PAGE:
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  1. Annette Kellerman brand one piece swimming tights and silk overdress
    1910 - 1920

    Australian National Maritime Museum

    These black Annette Kellerman brand one piece swimming tights and silk overdress are significant because they are representative of the transition from restrictive to modern swimwear. The overdress still features a skirt to preserve modesty in public when out of the water, but the design allows for much greater freedom of movement than previous styles. Well into the 1890s, women were sewing weights into the hems of their smock-like bathing gowns to prevent the garment from floating up and revealing ... more

  2. Full length Top Coat
    1942 - 1943

    Private collectors

    This coat and hat were worn by Nydia Ede, campaigner, volunteer and local politician in Broken Hill. Nydia formed the Women’s Auxiliary Branch of the ALP in Broken Hill and served as its Secretary, Treasurer and President, in which capacity she campaigned for women’s rights, particularly the issue of equal pay for equal work. Her political efforts culminated in her election to the Broken Hill City Council in 1962. In the tightly union controlled mining industry this was an important ... more

  3. Ada Cummings' Lace Blouse
    1900 - 1908

    Private collectors

    This white lace and net blouse was made and worn by Ada Cummings, nee Owen. Ada was born in 1882, the second daughter of Stanley and Catherine Owen of Indigo, Victoria. She was born during the gold mining era and her father was the owner of the local store, hotel and post office on the diggings at Indigo. Ada's mother, Catherine, taught her to sew at a young age. This blouse is a fine example of lace, detailed design ... more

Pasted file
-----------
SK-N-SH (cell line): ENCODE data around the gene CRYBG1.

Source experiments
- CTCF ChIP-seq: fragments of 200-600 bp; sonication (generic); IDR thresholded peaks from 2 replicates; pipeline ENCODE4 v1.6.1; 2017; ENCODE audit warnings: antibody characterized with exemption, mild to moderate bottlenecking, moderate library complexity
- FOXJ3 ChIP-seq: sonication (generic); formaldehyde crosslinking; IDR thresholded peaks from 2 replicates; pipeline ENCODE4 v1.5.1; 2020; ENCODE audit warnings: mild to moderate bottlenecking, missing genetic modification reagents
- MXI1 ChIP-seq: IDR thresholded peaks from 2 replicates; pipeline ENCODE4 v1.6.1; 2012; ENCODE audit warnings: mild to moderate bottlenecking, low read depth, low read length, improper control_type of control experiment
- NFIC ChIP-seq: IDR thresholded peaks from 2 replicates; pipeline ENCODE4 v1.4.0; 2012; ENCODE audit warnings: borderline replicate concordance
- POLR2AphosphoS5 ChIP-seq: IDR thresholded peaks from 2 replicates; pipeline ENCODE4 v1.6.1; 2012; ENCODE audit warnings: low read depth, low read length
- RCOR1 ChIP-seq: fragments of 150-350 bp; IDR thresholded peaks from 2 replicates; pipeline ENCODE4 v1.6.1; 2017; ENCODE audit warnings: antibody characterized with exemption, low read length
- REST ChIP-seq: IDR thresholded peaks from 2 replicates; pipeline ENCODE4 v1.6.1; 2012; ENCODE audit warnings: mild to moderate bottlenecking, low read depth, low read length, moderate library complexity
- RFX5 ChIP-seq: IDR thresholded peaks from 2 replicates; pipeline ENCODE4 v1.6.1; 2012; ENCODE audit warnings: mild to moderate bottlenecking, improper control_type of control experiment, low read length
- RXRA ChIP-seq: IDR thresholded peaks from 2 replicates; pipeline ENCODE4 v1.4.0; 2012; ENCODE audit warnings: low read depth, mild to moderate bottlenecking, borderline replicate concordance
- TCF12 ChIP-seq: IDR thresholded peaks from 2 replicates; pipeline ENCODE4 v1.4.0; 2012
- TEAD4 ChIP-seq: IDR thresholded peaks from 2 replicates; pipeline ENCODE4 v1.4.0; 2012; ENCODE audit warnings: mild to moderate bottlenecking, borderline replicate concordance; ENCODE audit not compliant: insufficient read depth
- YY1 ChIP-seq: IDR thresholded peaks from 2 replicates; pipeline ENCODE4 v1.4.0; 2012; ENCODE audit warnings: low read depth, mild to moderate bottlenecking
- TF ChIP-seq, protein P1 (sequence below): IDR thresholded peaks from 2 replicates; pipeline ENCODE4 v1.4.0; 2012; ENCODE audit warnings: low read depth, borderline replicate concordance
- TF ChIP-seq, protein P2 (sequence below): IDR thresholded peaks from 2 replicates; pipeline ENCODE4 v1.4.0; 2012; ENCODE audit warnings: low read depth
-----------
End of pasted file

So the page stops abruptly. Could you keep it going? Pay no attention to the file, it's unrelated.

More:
4. Australian Army Medical Women's Service (AAMWS) jacket worn by Jean Kennedy
    1942

    Port Macquarie Historical Society

    This women’s army jacket was worn by Port Macquarie woman Jean Kennedy who enlisted in the Australian Army Medical Women’s Service in 1943. Jean worked in the local chemist shop before enlisting and was one of thirty women residing locally to enlist in the women’s services. A number of local women living outside the Hastings area also enlisted. Like many young women Jean wanted to contribute to the war effort and joined the Port Macquarie Voluntary Aid Detachment to gain ... more

  5. Young Girl's Black Dress
    1855 - 1865

    Dorothy Nicol Historical Fashion Collection

    Although very little provenance information regarding this garment has survived it is, nevertheless, a very well preserved example of children's clothing in mid-nineteenth century Australia. This little girl's dress is made from black silk taffeta and is dated to the period 1855-1865. Entirely hand sewn throughout, the dress is decorated with glass buttons, black velvet ribbons, black silk-rouleaux with jet bugle beads, as well as white cotton machine-made lace and blue silk-taffeta edging.  What makes this garment ... more

  6. Wedding dress worn by Lena Campbell, nee Nicholls
    1908 - 1909

    Port Macquarie Historical Society

    This is a historically and socially significant and highly valued garment within the Port Macquarie Historical Society's extensive costume collection. It was made by a local woman Maude Keena (nee Cleaver) and worn by Lena (Selina) Nicholls [1889-1973] at her marriage to Joe Campbell [1874-1959] on 10 February 1909, Lena's 20th birthday at the Nicholls family home, 'Carlton', Hamilton (later known as Hibbard), Port Macquarie. The maker of the dress and the costs of the fabric used were ... more